EDP Sciences
Free Access
Volume 479, Number 2, February IV 2008
Page(s) 567 - 577
Section The Sun
DOI https://doi.org/10.1051/0004-6361:20078852
Published online 18 December 2007

A&A 479, 567-577 (2008)
DOI: 10.1051/0004-6361:20078852

Emerging flux tubes from the solar interior into the atmosphere: effects of non-constant twist

M. J. Murray1, 2 and A. W. Hood1

1  School of Mathematics and Statistics, University of St. Andrews, North Haugh, St. Andrews, Fife, KY16 9SS, UK
    e-mail: mjm@mssl.ucl.ac.uk
2  University College London, Mullard Space Science Laboratory, Holmbury St Mary, Dorking, Surrey, RH5 6NT, UK

(Received 15 October 2007 / Accepted 7 December 2007)

Context.Observations of large-scale solar emergence events indicate that the magnetic field is already twisted prior to its emergence. However, the nature of twist of the pre-emergence field is largely unknown.
Aims.By testing two different twist profiles for subsurface magnetic flux tubes, we aim to identify any differences in the emergence process of the field and its atmospheric signatures that occur as a result of the twist. Given that differences do occur, future comparisons of these emergence results with observations should reveal specific properties of the twist of the subsurface magnetic field.
Methods.Using a 3D numerical MHD code, we consider a simple stratified model, comprising of one solar interior layer and three overlying atmospheric layers. We set a horizontal, twisted flux tube in the lowest layer and prescribe the central protion along the tube's length to be buoyant so that it will rise towards the surface. We test two different non-constant twist profiles for the tube and perform a parameter study for each profile, looking for differences and similarities during the rise, emergence and expansion stages of the tube's evolution.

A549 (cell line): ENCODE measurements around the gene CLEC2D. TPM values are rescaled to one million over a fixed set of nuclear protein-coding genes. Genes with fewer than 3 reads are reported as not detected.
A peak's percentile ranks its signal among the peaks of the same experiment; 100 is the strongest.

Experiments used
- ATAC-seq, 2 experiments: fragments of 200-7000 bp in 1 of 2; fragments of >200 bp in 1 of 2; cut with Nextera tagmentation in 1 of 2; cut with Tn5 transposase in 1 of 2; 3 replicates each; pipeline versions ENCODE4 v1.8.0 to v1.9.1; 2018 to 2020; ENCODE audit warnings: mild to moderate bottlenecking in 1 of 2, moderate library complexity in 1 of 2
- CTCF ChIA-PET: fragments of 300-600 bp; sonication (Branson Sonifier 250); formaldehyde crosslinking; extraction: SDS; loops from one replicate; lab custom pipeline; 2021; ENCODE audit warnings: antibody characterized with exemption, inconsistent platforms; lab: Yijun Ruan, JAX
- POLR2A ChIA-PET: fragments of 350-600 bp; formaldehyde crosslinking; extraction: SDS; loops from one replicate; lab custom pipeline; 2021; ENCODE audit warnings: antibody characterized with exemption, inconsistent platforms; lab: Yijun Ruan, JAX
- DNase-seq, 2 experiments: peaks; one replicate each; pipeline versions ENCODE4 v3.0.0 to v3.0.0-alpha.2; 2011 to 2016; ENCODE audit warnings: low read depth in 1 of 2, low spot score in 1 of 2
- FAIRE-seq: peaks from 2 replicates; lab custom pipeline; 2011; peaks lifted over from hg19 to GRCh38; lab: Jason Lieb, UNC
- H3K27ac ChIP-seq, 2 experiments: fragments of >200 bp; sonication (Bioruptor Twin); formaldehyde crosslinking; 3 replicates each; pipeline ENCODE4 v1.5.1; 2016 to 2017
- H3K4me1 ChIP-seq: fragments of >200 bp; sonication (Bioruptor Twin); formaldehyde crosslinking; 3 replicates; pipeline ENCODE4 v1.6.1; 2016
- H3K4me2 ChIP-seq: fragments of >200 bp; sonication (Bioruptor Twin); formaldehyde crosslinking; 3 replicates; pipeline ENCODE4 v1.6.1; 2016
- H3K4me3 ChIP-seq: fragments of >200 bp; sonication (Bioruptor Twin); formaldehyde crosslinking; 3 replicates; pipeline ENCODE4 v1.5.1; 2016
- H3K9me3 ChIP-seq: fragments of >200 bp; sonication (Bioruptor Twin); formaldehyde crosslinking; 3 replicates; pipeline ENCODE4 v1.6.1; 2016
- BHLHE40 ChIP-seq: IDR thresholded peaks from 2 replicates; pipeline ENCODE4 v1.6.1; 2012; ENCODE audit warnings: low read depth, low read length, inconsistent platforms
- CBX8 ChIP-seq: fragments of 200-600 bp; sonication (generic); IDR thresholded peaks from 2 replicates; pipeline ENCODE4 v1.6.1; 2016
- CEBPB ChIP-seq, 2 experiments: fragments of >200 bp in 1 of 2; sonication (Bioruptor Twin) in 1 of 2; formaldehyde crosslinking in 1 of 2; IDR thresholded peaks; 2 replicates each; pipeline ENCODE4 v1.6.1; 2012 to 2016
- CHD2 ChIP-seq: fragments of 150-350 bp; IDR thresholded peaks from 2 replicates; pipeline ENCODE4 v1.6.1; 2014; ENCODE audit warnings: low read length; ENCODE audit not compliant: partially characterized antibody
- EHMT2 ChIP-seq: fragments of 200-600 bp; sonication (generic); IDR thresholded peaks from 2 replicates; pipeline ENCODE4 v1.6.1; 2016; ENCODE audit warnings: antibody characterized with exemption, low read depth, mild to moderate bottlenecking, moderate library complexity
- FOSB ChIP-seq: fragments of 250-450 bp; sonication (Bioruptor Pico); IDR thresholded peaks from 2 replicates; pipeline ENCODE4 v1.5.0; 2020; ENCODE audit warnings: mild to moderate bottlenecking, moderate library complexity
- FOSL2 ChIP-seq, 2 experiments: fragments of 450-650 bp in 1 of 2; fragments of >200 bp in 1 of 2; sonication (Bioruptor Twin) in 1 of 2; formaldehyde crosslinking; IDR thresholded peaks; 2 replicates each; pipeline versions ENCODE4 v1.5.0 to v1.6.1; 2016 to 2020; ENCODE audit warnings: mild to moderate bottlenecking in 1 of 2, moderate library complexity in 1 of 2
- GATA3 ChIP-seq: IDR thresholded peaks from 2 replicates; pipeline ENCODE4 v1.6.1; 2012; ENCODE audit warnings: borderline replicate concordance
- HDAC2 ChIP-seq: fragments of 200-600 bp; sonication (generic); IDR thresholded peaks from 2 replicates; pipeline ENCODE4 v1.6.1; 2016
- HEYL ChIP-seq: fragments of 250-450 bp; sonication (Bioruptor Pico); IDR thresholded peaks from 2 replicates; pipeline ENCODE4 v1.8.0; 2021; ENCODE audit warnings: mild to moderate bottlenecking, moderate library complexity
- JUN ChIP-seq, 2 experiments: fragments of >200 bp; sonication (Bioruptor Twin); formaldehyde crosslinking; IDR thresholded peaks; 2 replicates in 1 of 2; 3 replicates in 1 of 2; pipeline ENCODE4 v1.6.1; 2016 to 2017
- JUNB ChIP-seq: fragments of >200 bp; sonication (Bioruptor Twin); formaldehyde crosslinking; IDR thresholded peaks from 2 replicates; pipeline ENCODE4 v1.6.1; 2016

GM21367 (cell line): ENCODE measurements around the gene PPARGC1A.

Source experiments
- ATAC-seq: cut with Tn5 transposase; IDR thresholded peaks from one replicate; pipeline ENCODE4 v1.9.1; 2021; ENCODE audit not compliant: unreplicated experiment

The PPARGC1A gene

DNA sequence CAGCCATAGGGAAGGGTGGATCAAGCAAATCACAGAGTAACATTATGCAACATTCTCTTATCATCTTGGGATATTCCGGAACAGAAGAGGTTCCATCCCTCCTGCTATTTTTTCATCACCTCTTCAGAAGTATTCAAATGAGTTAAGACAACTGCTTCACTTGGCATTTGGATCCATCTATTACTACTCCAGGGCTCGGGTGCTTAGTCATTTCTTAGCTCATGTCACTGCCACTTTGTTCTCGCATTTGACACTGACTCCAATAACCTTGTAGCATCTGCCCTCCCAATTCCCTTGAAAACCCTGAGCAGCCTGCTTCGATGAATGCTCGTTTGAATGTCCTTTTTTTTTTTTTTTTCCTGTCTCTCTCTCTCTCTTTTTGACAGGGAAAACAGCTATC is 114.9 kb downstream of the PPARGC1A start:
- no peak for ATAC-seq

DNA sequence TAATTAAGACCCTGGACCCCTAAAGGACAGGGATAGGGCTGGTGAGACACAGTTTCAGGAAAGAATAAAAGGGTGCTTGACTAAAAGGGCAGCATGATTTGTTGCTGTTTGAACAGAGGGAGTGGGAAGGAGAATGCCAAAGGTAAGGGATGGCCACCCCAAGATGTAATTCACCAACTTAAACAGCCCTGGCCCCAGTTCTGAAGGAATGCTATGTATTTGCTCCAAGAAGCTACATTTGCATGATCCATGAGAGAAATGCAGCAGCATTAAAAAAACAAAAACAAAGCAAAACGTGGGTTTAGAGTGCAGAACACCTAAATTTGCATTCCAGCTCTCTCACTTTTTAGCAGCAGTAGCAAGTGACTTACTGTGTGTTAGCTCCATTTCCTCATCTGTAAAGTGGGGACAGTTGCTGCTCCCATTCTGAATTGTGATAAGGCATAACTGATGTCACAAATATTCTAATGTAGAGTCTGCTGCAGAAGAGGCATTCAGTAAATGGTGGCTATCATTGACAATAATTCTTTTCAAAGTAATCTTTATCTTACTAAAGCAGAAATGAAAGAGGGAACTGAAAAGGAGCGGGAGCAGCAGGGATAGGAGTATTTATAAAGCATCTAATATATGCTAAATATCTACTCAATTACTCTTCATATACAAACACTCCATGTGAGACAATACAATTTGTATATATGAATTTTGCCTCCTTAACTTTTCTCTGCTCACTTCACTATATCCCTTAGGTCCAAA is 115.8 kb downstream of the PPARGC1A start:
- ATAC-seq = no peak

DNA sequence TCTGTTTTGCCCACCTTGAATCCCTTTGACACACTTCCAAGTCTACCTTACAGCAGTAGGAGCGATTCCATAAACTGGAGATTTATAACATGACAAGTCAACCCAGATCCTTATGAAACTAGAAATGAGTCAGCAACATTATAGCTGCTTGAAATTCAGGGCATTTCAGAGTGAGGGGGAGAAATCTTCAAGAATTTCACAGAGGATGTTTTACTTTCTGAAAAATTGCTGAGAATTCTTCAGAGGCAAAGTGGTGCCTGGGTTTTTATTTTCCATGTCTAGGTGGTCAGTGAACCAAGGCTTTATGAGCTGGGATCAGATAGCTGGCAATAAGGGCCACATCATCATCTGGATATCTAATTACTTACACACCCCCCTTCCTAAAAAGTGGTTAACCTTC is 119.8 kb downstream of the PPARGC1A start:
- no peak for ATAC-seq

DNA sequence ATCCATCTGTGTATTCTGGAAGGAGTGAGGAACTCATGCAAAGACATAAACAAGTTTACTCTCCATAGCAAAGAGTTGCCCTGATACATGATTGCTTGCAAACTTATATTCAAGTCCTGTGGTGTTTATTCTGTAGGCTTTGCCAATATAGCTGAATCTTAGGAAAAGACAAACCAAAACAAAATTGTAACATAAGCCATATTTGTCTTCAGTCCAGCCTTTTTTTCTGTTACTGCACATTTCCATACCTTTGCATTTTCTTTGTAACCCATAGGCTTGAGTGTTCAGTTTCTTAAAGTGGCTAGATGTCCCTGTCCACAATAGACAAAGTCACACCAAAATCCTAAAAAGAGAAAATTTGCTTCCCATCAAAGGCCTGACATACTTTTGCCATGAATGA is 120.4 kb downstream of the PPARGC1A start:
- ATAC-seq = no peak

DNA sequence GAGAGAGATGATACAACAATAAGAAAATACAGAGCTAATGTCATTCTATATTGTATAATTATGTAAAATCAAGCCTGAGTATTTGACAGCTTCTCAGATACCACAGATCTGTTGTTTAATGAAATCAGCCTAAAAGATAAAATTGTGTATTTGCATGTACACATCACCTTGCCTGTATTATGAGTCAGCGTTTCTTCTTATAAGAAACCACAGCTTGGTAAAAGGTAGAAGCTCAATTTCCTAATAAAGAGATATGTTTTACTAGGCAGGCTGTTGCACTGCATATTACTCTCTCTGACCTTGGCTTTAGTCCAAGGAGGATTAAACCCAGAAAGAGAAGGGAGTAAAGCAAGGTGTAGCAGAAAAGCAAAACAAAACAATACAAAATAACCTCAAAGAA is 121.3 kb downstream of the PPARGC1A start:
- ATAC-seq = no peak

Results.We find that, irrespective of the tube's twist profile, if the tube initially has a low tension force then it will experience greater expansion and consequential weakening of its field strength during the rise through the solar interior. Thus, upon reaching the solar surface it will fail to undergo a magnetic buoyancy instability and will not emerge into the atmosphere. For those tubes that do emerge into the atmosphere, there is little distinction between the atmospheric field and few indicators as to the initial twist profile of the tube. In general, tubes with stronger tension forces have a faster growth rate of the magnetic buoyancy instability, while tubes with weaker tension forces expand to a greater degree in the horizontal direction post-emergence. Synthesised magnetograms at the solar surface do vary between the two tested twist profiles but only in cases with initially low tension forces.
Conclusions.Upon emergence, it appears that most of the specific details of the tube's initial twist are lost. The field must initially be sufficiently twisted such that it is able to undergo a magnetic buoyancy instability but such a level of twist subsequently results in the emerging flux having generic atmospheric characteristics. Only in cases with an initially low tension force is it possible to make some distiction post-emergence by considering magnetograms at the solar surface.

Key words: magnetohydrodynamics (MHD) -- Sun: magnetic fields -- Sun: interior -- Sun: atmosphere -- methods: numerical

© ESO 2008

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